Referring to FIGS. 2 and 3, the lens cover holder 14 secures the lens cover 16 at an angled position, shielding the objective lens 24 and separating the microscope 22 from the sterile field. By way of example, the lens cover 16 is mounted, hinged or otherwise attached to the lens cover holder 14 such that the lens cover 16 can be selectively pivoted with respect to the lens cover holder 14. As seen with reference to the embodiment illustrated in FIG. 2, the lens cover holder 14 includes an internal chamber, designated generally at 40 in FIG. 2, within which the lens cover 16 is hingedly attached—e.g., via integrally-formed pivot arms 56 received in complementary holes 58 formed in the lens cover holder 14 (only one of which as visible in FIG. 1, but a second hole being formed on an opposing side of the lens cover holder 14 to the one shown). Alternatively, the lens cover 16 may be mounted on hinges that are integrally-formed with the lens cover holder 14. The lens cover 16 spans transversely across the internal chamber 40 of the lens cover holder 14, effectively blocking the path between longitudinally offset openings 42 and 44 of the lens cover holder 14.

The lens cover 16 pivots about a second axis B that is different from the first axis about which the lens cover holder 14 rotates, as seen with comparative reference to FIGS. 2 and 3. In one particular facet, the second axis B is generally orthogonal with respect to the first axis A. The lens cover pivot axis B, for example, may be oriented generally transversely with respect to the longitudinal axis of the annular lens cover holder 14; the lens cover holder axis of rotation A being coaxially aligned with the longitudinal axis of the lens cover holder 14. Likewise, as seen in FIG. 2, the first axis A may be generally coaxially oriented with respect to the viewing axis (i.e., the longitudinal axis) of the objective lens 24, whereas the second axis B may be generally transverse with respect to the viewing axis of the objective lens 24. The angular and planar offset between the lens cover housing 14 axis of rotation A and the lens cover 16 axis of pivot B may be varied depending upon such factors as the intended application, design requirements, and other practical concerns relating the lens assembly 10 and drape assembly 18. To that end, the lens cover 16 pivot angle ø, FIG. 2, which is preferably at least about 20 degrees, may be modified as required. An optional tilt knob 54 may be operatively attached to or integrally formed with the lens cover 16, providing the user a mechanical interface for selectively pivoting the lens cover 16.

The internal chamber 40 illustrated in FIGS. 1 and 2 is a butterfly chamber, with first and second semi-circular, wedge-shaped sections 46 and 48, respectively. In other words, each section 46, 48 is shown in FIGS. 1 and 2 as an approximately 20° truncated-segment of a sphere with a radius that is generally coextensive with the radius of the lens cover 16. The first wedge-shaped section 46 nests a first-half of the circular lens cover 18, whereas the second wedge-shaped section 48 nests a second-half of the circular lens cover 18. The internal chamber 40 of the lens cover holder 14 also includes first and second angularly offset shoulders 50 and 52, respectively. The shoulders 50, 52 cooperate to limit the range of pivoting of the lens cover 16 by obstructing the rotational path of the lens cover 16. By way of clarification, when the lens cover 16 reaches a predetermined angular threshold (e.g., 20° in FIG. 2), each shoulder 50, 52 will press against a respective opposing portion of the lens cover 16, restricting the lens cover 16 from transitioning any further.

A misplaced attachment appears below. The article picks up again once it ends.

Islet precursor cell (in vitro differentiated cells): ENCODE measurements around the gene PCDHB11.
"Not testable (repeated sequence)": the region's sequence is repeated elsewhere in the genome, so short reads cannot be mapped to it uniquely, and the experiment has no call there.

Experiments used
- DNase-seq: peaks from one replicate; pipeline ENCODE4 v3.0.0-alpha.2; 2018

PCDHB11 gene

In the embodiment shown, the lens cover 16 is shown as a thin, flat, circular lens that is fabricated from a transparent or generally-transparent material, such as polycarbonate. The lens cover 16 may be coated or laminated with anti-glare or anti-fog materials. The lens cover holder 14, on the other hand, is a generally-rigid, opaque material, such as polypropylene, that may colored black or other comparable pigments. The pivotable lens cover 16 described hereinabove deflects unwanted glare away from the ocular path and allows the end user to redirect the glare to whatever direction he/she desires. In embodiments where the lens cover 16 is not curved, distortion of the original microscope vision is further minimized. Also, by coloring the lens cover housing (e.g., black), the amount of light being reflected back to the lens cover 16 is minimized.

The medical lens assembly 10 described hereinabove allows for the replacement of only the removable lens cover holder 14 when the lens cover 16 is obscured by fluids. This eliminates requiring the user to waste an entire, new drape assembly to find a replacement for the lens cover. This particular facet of the present invention also eliminates the necessity of having to operate without a lens cover or having to wipe the lens cover, thus potentially obscuring visual clarity. In addition, the lens cover holder is removed and attached horizontally, decreasing the chance of the lens cover dropping into the surgical site during removal or attachment. The lens cover holder also attaches to the lens housing without telescoping, thus preserving the visual scope of the microscope.